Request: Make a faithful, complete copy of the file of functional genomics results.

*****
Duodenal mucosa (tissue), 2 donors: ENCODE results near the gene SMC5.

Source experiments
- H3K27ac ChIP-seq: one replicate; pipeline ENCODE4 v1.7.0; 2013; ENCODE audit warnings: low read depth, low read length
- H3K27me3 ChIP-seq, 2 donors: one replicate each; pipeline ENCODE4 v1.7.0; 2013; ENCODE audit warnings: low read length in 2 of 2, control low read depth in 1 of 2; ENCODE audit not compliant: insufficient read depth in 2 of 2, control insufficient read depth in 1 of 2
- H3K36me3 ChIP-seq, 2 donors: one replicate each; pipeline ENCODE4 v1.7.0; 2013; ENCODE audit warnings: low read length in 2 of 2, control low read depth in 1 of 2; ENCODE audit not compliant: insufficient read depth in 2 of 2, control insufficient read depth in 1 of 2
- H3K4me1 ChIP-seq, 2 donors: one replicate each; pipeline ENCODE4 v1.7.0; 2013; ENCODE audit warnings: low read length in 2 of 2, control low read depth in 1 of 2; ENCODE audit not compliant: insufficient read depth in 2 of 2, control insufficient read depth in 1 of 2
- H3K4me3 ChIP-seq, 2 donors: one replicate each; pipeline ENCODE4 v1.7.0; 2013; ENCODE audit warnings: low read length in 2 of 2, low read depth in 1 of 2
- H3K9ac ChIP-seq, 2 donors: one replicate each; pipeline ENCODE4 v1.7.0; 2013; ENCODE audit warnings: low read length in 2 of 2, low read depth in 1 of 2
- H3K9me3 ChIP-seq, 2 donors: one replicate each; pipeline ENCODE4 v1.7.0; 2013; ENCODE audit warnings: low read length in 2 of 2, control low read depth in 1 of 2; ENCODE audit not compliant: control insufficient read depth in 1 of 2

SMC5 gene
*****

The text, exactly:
Duodenal mucosa (tissue), 2 donors: ENCODE results near the gene SMC5.

Source experiments
- H3K27ac ChIP-seq: one replicate; pipeline ENCODE4 v1.7.0; 2013; ENCODE audit warnings: low read depth, low read length
- H3K27me3 ChIP-seq, 2 donors: one replicate each; pipeline ENCODE4 v1.7.0; 2013; ENCODE audit warnings: low read length in 2 of 2, control low read depth in 1 of 2; ENCODE audit not compliant: insufficient read depth in 2 of 2, control insufficient read depth in 1 of 2
- H3K36me3 ChIP-seq, 2 donors: one replicate each; pipeline ENCODE4 v1.7.0; 2013; ENCODE audit warnings: low read length in 2 of 2, control low read depth in 1 of 2; ENCODE audit not compliant: insufficient read depth in 2 of 2, control insufficient read depth in 1 of 2
- H3K4me1 ChIP-seq, 2 donors: one replicate each; pipeline ENCODE4 v1.7.0; 2013; ENCODE audit warnings: low read length in 2 of 2, control low read depth in 1 of 2; ENCODE audit not compliant: insufficient read depth in 2 of 2, control insufficient read depth in 1 of 2
- H3K4me3 ChIP-seq, 2 donors: one replicate each; pipeline ENCODE4 v1.7.0; 2013; ENCODE audit warnings: low read length in 2 of 2, low read depth in 1 of 2
- H3K9ac ChIP-seq, 2 donors: one replicate each; pipeline ENCODE4 v1.7.0; 2013; ENCODE audit warnings: low read length in 2 of 2, low read depth in 1 of 2
- H3K9me3 ChIP-seq, 2 donors: one replicate each; pipeline ENCODE4 v1.7.0; 2013; ENCODE audit warnings: low read length in 2 of 2, control low read depth in 1 of 2; ENCODE audit not compliant: control insufficient read depth in 1 of 2

SMC5 gene